Last March the U.S. organization for eXtensible Business Reporting Language, or XBRL, presented observations to the domestic policy subcommittee of the House Oversight and Government Reform Committee on using an XBRL standard, a common set of words and abbreviations that surround data, for residential mortgage-backed securities.

It recommended:

  • Defining the information disclosures necessary to evaluate a security across the entire MBS supply chain, including origination, security issuance, rating and loan servicing.
  • Requiring reporting in a common data format, specifically, XBRL, to ensure the quality, compatibility and comparability of the information reported.
  • Requiring a common, centralized reporting system — similar to the Securities and Exchange Commission's Edgar System — and ensuring equal access to the information by market participants.

However, the difference between those first two points, enacting legislation for a standardized and uniform searchable data format, as XBRL is, versus the necessary standardization of data content, the "information disclosures," was lost in translation. The resulting legislative proposal, the Government Information Transparency Act, made no reference to standardizing data content but rather used the words "uniform data standard" to mean the XBRL data format.
This bill has not been enacted, and until it also includes a directive to legislate a data content standard, it should not be.

Legislatures were apparently swayed by XBRL's success in enabling computer access to corporate filings sent to the SEC's Edgar database, a distinctly different accomplishment. Unlike the recognized success in placing XBRL tags around the standardized reporting, in compliance with generally accepted accounting principles, of financial results, financial industry data standards, whether for mortgage bonds or myriad other financial products, have not yet been standardized. While recognizing this, the U.S. organization for XBRL left the impression with legislators that the solution is XBRL tags. However, the real issue is that data identifiers across the financial transaction life cycle and supply chain are incompatible.

This renders reporting of this data nonsensical to regulators, even if XBRL data tags surround it and can be plucked out by computer means. The wrong ID will still be found; different IDs will be found for the same data tag in different submissions; and data identified as belonging, for example, to one tranche of a security will be aggregated erroneously with another.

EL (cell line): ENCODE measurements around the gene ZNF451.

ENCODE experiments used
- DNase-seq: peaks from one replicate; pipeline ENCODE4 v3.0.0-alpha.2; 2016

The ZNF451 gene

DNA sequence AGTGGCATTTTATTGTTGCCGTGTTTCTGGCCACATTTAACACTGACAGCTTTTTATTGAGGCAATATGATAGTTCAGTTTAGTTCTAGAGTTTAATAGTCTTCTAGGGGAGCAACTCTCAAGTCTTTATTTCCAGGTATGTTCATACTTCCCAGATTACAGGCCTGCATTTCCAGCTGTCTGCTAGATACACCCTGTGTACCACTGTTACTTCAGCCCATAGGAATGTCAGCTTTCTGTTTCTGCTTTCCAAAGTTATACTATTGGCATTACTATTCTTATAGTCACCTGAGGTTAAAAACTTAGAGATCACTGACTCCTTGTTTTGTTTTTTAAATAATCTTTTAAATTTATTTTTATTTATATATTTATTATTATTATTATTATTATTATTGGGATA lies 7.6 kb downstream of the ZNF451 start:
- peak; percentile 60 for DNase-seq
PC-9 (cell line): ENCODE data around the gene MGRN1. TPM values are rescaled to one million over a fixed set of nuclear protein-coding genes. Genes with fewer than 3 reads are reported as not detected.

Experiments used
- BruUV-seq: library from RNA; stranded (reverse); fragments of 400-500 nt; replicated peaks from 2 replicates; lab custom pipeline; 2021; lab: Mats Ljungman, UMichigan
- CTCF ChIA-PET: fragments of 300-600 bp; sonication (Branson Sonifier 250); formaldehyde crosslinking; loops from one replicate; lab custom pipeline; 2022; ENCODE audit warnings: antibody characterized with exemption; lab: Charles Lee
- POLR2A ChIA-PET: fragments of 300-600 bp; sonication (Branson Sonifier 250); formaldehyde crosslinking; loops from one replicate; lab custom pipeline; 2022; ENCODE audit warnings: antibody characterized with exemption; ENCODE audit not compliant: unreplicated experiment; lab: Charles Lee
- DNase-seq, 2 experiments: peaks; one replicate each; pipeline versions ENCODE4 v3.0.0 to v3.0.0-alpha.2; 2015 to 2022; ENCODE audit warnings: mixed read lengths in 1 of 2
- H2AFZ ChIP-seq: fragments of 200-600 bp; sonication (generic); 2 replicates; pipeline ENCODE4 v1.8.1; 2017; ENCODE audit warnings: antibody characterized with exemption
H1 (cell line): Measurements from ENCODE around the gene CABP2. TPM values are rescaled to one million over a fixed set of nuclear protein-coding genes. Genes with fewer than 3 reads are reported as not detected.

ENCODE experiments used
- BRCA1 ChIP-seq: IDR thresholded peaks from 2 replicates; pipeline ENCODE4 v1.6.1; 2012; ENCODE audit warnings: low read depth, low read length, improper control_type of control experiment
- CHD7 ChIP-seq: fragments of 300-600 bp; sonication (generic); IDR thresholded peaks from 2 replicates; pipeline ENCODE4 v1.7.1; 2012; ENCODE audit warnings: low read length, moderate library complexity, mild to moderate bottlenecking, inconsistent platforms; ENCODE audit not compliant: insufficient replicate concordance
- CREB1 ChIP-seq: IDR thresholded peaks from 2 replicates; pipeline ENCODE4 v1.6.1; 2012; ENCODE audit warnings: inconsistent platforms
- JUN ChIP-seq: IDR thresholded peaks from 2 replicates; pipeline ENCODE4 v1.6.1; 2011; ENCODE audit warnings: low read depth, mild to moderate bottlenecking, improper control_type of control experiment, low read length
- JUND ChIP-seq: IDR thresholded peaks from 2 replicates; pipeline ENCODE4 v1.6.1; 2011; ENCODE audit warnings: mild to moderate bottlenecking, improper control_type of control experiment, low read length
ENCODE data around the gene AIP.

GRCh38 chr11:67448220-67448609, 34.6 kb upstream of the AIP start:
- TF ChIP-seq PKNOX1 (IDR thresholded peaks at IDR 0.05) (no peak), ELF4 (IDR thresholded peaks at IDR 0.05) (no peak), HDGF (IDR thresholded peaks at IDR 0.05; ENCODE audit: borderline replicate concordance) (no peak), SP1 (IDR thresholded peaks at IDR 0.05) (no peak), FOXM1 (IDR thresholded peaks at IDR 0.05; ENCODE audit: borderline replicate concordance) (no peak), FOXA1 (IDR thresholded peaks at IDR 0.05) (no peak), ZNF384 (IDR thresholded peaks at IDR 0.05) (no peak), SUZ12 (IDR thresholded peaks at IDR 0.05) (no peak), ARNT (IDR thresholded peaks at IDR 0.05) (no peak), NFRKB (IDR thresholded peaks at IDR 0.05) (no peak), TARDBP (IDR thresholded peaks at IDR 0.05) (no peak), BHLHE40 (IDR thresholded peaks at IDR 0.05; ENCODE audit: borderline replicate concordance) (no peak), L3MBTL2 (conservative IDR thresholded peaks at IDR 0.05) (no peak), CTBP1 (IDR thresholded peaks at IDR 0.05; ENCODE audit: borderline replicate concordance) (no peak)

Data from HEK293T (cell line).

XBRL is secondary, though an important contributor to getting standardized data at a granular level from reports into computer-accessible formats. In applying XBRL tagging, issues of standardizing data content come to the fore. The heavy lifting of standardizing and centralizing data content must come before the more granular data is imported into reports that then are tagged.

The XBRL organization is to be commended for its willingness to step into the breach and move the agenda forward. The issue has been alive in the financial industry for decades. Solutions are again being proposed. For example, the American Securitization Forum has proposed a set of standardized data elements, 135 to be exact, that would be required at the point of mortgage origination and all of which should eventually be assigned XBRL data tags.

The logical entry point for an XBRL initiative is to work more comprehensively with the industry and the issuing corporations to further identify standard data tags across the complete supply chain and life cycle of all financial transactions. Here, the Enterprise Data Management Council already has an effort under way to create a semantic repository for just such a comprehensive view of financial transactions.

The fundamental restructuring of the financial services industry begins with corporate CEOs' willingness to support data standardization and the associated tagging of such data in regulatory filings. This is a mandate for regulators to continue pursuing.

Regulatory compulsion would allow a transformation of the financial services industry's infrastructure and a linking of data in filings to financial intermediary access and on through the supply chain of financial companies and institutions that trade, match, clear, settle, pay, take custody of, aggregate and report on the economy's financial transactions.